Designer brand Gianni Versace SpA is withdrawing from the Japanese market, nearly 30 years after bringing its chic to the world's second largest economy.
The Italian fashion house is closing down its three stores - in Tokyo, Osaka and Chiba - and will complete the liquidation measures by the end of the year.
Versace blames the decision on a sudden slump in consumer spending, particularly at the higher end of the market, since the economic crisis struck last year. But the news for Versace-lovers here is not all bad as the company has indicated that it plans to return in the not-too-distant future.
"The Versace boutiques in Japan no longer represented the brand image and it was felt to be more advantageous for the company to close them and start with a clean slate," Federico Steiner, an external spokesman for the Milan-based company, told Bloomberg in a statement.
The phones at Versace's three outlets in Japan have been disconnected.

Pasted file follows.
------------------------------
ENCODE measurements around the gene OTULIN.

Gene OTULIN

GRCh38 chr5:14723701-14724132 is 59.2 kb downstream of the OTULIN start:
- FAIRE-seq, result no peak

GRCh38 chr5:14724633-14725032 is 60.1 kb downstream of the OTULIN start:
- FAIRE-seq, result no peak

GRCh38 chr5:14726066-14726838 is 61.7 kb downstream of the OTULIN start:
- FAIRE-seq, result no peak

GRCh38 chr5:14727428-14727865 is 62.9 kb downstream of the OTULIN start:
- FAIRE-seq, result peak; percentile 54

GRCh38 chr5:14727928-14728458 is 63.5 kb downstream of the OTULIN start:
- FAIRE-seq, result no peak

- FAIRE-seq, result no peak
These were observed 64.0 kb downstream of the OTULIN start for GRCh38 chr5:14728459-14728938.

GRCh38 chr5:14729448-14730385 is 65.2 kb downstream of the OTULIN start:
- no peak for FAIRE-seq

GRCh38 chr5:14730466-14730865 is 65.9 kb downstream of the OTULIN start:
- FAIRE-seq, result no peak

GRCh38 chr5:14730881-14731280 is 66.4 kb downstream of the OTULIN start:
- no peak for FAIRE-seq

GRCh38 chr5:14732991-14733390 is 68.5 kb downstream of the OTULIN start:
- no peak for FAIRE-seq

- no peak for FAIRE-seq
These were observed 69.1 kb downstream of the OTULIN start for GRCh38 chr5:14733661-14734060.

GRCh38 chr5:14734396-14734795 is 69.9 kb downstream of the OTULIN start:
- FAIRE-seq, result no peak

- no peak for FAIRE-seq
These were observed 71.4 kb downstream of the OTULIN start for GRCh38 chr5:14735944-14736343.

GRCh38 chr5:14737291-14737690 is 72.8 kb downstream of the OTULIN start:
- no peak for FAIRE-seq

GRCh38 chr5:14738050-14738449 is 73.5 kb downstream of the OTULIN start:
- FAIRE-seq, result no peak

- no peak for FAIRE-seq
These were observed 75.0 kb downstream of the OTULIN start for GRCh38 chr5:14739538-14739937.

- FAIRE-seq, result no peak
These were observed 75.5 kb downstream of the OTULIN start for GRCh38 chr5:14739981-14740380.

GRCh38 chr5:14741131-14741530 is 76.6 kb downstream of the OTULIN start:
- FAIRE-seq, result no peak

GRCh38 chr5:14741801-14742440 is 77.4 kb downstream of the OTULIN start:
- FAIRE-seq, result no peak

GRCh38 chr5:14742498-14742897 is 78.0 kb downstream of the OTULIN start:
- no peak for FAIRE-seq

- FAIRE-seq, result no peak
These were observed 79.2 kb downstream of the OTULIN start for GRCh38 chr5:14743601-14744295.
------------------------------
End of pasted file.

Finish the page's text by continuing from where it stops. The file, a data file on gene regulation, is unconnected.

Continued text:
Versace is the latest of the mega-brands to rethink their strategies for Japan, whose wealthy shoppers not long ago made Tokyo's Ginza district a lucrative address.
In December, LVMH Moet Hennessy Louis Vuitton announced that it had cancelled a plan to build a 12-storey branch in Ginza, although Sweden's H&M clothing store and home-grown fashion outlet Uniqlo have both since opened stores on Japan's most fashionable boulevard. Both companies sell much cheaper clothing and accessories and are faring well, despite the economic downturn.
The market for luxury imported goods contracted 10 percent in 2008 from the previous year, according to Yano Research Institute Ltd. And the figure of Y1.06 trillion (€8.1 billion) in sales is expected to decline to Y992.7 billion (€7.6 billion) this year. At its peak, in the heady days of 1996, the Japanese market was worth a staggering Y1.9 trillion (€14.6 billion).
Analysts believe that the emerging trend for "cheap chic," particularly among younger Japanese consumers will continue in the coming years.
The shift away from Japan's obsession with brand-name products will be "a lasting trend that will surely go on because the economy is going to be in trouble for a long while," said Martin Schulz, senior economist at Fujitsu Research Institute.